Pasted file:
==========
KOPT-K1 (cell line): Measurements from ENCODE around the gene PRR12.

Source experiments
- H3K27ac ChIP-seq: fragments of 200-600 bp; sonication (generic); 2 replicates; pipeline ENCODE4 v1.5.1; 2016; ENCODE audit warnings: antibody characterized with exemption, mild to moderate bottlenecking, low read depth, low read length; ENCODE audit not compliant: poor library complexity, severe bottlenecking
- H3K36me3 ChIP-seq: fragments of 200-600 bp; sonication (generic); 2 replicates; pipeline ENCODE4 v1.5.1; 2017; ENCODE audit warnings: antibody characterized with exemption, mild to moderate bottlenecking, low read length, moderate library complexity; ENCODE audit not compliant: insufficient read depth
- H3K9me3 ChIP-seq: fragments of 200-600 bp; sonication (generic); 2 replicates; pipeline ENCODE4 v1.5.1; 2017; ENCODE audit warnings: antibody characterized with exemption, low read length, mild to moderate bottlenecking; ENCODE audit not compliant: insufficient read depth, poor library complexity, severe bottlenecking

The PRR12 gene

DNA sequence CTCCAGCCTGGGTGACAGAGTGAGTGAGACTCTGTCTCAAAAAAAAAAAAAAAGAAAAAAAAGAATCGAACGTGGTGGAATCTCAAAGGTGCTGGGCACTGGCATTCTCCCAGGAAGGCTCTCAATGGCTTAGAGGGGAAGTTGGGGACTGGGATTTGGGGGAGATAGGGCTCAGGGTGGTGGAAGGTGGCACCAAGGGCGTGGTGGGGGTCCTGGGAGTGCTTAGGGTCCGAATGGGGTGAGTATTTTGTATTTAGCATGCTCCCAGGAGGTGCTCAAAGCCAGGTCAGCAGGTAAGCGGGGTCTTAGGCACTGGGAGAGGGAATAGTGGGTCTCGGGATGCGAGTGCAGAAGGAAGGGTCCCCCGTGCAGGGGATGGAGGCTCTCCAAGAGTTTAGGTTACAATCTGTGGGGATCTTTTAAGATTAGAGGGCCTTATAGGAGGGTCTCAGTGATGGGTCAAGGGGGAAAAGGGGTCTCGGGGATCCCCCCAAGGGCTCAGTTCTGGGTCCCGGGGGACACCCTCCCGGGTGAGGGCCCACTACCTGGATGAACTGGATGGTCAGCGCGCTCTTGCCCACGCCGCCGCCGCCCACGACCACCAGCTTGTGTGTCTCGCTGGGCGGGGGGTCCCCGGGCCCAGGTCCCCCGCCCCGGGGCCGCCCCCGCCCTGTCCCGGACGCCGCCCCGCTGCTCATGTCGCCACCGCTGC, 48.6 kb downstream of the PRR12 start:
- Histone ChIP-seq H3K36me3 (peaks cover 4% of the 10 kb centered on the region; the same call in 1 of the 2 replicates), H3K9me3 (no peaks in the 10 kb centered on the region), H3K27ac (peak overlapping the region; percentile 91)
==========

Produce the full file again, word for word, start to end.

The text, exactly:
KOPT-K1 (cell line): Measurements from ENCODE around the gene PRR12.

Source experiments
- H3K27ac ChIP-seq: fragments of 200-600 bp; sonication (generic); 2 replicates; pipeline ENCODE4 v1.5.1; 2016; ENCODE audit warnings: antibody characterized with exemption, mild to moderate bottlenecking, low read depth, low read length; ENCODE audit not compliant: poor library complexity, severe bottlenecking
- H3K36me3 ChIP-seq: fragments of 200-600 bp; sonication (generic); 2 replicates; pipeline ENCODE4 v1.5.1; 2017; ENCODE audit warnings: antibody characterized with exemption, mild to moderate bottlenecking, low read length, moderate library complexity; ENCODE audit not compliant: insufficient read depth
- H3K9me3 ChIP-seq: fragments of 200-600 bp; sonication (generic); 2 replicates; pipeline ENCODE4 v1.5.1; 2017; ENCODE audit warnings: antibody characterized with exemption, low read length, mild to moderate bottlenecking; ENCODE audit not compliant: insufficient read depth, poor library complexity, severe bottlenecking

The PRR12 gene

DNA sequence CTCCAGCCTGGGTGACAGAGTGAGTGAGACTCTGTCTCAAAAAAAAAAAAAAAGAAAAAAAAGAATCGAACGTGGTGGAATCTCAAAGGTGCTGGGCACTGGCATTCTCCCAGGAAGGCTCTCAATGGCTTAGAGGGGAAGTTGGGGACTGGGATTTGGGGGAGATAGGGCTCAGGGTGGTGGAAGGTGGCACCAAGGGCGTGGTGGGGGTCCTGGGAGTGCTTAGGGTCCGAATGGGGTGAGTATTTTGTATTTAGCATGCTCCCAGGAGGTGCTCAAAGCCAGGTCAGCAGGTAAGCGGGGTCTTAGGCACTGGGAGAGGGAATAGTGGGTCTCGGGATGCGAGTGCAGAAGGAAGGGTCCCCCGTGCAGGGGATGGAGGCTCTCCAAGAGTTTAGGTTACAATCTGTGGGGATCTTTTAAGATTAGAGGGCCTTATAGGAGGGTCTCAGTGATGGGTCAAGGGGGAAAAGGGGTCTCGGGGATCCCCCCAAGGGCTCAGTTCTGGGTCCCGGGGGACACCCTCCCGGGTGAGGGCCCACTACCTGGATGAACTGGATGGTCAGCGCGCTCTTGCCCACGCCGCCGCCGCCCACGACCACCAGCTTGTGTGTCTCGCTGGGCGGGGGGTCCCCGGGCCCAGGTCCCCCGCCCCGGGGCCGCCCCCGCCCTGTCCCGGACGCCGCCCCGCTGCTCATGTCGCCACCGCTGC, 48.6 kb downstream of the PRR12 start:
- Histone ChIP-seq H3K36me3 (peaks cover 4% of the 10 kb centered on the region; the same call in 1 of the 2 replicates), H3K9me3 (no peaks in the 10 kb centered on the region), H3K27ac (peak overlapping the region; percentile 91)